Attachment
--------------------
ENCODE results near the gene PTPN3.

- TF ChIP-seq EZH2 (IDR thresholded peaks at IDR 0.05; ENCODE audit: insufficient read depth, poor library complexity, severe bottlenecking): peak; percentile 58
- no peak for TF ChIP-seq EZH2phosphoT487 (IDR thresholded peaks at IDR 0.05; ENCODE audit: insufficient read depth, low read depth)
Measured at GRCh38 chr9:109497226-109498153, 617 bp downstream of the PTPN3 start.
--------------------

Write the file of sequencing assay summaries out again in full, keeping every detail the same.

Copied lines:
ENCODE results near the gene PTPN3.

- TF ChIP-seq EZH2 (IDR thresholded peaks at IDR 0.05; ENCODE audit: insufficient read depth, poor library complexity, severe bottlenecking): peak; percentile 58
- no peak for TF ChIP-seq EZH2phosphoT487 (IDR thresholded peaks at IDR 0.05; ENCODE audit: insufficient read depth, low read depth)
Measured at GRCh38 chr9:109497226-109498153, 617 bp downstream of the PTPN3 start.